The day the growth trade topped

One of the myriad ways you can spot a veteran investor amid a crowd of new or inexperienced investors – the veteran doesn’t need a reason to explain everything that’s happened. Veterans, after ten or twenty years, come to accept the randomness inherent in the game. Until you can accept that there isn’t always a reason for everything, it’s hard to move forward in this business.

Sometimes psychology just changes and sellers become in the mood to buy, or buyers get in the mood to sell. The media takes note of this shift in behavior and attitudes, and it sets out to find a reason for it afterwards. They do this because it satisfies the audience’s very human need for cause and effect. We all want linearly plotted story lines that have a beginning, a middle and an end. We want to know what force caused this or that reaction, because – our minds reason – if we see that force abate, then so too will we see the reaction subside.

This week it’s rising rates. Treasury bond rates are rising which is said to be bad for high multiple growth stocks therefore if we can just get ahead of when rates might stop rising, maybe people will stop selling high multiple growth stocks and start buying them again.

Now, of course, this “analysis” completely disregards the fact that stocks and interest rates have a history of rising together. This happens all the time. Stocks have risen in 13 of the last 15 rising rate environments. Tech stocks too. High multiple tech stocks too. Here’s the last rising rate environment – the fall of 2015 through the fall of 2018, 10-year Treasury rate versus the XLK tech sector ETF:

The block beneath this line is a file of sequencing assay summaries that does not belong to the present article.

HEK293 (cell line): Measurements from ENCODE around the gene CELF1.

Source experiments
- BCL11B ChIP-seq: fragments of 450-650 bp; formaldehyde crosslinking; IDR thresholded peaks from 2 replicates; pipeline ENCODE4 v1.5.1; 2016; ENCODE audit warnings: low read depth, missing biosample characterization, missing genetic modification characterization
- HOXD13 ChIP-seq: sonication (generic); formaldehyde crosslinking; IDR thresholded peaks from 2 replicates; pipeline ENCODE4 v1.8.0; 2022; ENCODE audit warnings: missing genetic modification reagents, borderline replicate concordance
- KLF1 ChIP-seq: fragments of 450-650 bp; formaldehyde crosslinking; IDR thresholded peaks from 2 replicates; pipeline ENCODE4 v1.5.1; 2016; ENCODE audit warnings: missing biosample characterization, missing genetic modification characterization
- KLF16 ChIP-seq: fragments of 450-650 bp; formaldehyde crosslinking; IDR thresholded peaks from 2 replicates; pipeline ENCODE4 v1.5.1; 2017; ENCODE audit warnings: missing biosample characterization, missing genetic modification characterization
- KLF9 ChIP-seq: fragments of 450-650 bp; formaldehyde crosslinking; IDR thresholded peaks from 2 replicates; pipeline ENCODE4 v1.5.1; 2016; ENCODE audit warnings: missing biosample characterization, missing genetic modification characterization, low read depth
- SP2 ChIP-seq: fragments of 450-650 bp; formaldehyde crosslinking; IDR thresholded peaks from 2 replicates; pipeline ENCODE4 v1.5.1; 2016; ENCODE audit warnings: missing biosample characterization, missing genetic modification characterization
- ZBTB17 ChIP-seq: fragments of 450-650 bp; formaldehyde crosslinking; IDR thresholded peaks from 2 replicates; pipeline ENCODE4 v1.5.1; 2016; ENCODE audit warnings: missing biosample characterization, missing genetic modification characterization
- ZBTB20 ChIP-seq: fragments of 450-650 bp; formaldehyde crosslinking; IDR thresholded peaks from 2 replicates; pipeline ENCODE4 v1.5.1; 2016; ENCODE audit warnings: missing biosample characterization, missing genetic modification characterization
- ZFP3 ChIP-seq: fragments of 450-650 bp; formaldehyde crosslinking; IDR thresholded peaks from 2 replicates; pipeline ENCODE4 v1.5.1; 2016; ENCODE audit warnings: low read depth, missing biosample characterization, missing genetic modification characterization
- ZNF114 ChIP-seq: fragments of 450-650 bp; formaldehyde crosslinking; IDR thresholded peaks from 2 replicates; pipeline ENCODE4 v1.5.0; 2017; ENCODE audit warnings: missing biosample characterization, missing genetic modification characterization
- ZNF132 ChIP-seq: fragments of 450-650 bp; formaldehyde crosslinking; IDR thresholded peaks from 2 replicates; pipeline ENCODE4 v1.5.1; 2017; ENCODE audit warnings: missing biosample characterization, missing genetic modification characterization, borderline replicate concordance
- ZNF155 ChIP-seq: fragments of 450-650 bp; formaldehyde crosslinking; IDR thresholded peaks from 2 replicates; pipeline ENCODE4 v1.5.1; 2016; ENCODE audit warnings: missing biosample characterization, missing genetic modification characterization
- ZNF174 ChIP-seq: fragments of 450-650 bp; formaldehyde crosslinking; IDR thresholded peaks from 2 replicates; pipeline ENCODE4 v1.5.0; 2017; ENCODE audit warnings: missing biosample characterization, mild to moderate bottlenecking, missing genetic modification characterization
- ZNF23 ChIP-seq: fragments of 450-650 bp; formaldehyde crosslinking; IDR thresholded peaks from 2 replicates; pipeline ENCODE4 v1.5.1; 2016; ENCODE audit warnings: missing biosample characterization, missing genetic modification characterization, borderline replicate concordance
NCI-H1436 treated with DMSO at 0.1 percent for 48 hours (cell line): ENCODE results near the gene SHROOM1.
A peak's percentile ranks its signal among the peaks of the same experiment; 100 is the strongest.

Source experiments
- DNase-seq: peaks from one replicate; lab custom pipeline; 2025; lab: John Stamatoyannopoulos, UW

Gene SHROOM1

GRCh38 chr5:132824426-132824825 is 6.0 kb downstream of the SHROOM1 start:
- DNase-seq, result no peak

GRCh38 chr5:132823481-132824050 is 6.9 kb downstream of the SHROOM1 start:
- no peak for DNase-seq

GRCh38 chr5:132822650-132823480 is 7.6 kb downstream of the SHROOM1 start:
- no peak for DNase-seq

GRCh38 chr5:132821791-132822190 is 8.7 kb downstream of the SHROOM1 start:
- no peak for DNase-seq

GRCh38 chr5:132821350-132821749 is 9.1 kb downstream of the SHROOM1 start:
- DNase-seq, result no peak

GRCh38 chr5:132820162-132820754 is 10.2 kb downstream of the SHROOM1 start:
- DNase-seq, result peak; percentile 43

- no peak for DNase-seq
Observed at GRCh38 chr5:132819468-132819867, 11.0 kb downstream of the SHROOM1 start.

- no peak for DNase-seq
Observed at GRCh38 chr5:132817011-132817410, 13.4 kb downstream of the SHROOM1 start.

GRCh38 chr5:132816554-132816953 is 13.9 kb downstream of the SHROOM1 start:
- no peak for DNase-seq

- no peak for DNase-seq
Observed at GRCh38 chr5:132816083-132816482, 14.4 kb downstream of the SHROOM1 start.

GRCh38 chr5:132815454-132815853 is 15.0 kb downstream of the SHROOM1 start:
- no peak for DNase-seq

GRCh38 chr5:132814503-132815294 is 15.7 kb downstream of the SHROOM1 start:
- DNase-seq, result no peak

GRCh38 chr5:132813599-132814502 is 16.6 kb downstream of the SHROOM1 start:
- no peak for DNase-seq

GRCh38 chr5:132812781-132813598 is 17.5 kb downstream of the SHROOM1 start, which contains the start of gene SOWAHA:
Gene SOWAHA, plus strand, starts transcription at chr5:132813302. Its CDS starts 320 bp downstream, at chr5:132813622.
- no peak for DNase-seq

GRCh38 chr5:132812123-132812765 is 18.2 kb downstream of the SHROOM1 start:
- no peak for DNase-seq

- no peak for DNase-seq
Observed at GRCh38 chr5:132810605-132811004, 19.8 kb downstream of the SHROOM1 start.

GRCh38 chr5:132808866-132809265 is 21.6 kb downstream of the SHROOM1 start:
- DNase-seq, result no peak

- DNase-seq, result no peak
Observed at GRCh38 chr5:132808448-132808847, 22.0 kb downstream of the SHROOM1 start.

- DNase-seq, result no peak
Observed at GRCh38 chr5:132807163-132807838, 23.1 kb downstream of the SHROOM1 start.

High multiple technology stocks doubled while the interest rate on the 10-year Treasury rose 50%. I’m sorry if this is inconvenient vis a vis the story about rising rates being bad for growth stocks that’s been so easy to repeat and repeat again.

Stocks go up until they don’t and only once in awhile is there a reason that can be spotted, in real time, to explain why. And vice versa.

In this case, the much better explanation for why the selling began comes from the supply / demand part of the story. Too many IPOs, too many SPACs.

There was nothing special about the day it became too much. But one day, after months and months of new issues hitting the market and becoming absorbed by the investor class, something changed. On that day, people just didn’t feel like taking down anymore. And so there were some disappointing capital raises. Some broken prices. Some stuff that went down when everyone had expected it all to go up. A little bit of selling begets more selling, which then continues to feed on itself.  This erodes some of the bullishness and the appetite for a very specific type of stock. You can use your imagination in terms of the ripple effects. People start behaving differently when the last three things they bought turn immediately red, especially after months of getting that automatic green when they log in.

I don’t know if it was on a Monday or a Thursday. In the morning or at the close. It doesn’t matter. There wasn’t a reason for it having happened, it just did.

Random.

All of the explanations for it are ad hoc, ex post and childlike in their simplicity.

The stock market is currently populated by somewhere between 10 and 20 million traders who have never operated in an environment in which they weren’t immediately rewarded with gains. For almost anything they did, in any stock, at any time.

That game is over. A new one has begun. It’s gotten harder. Veterans won’t be particularly fazed by this. Retail rookies will be disoriented. Some will adjust quickly. Most will need more time. The action you’ll see on your screen now will represent the tangible effects of this learning process playing out.

Read also:

What If Interest Rates Don’t Matter as Much as We Think? (A Wealth Of Common Sense)

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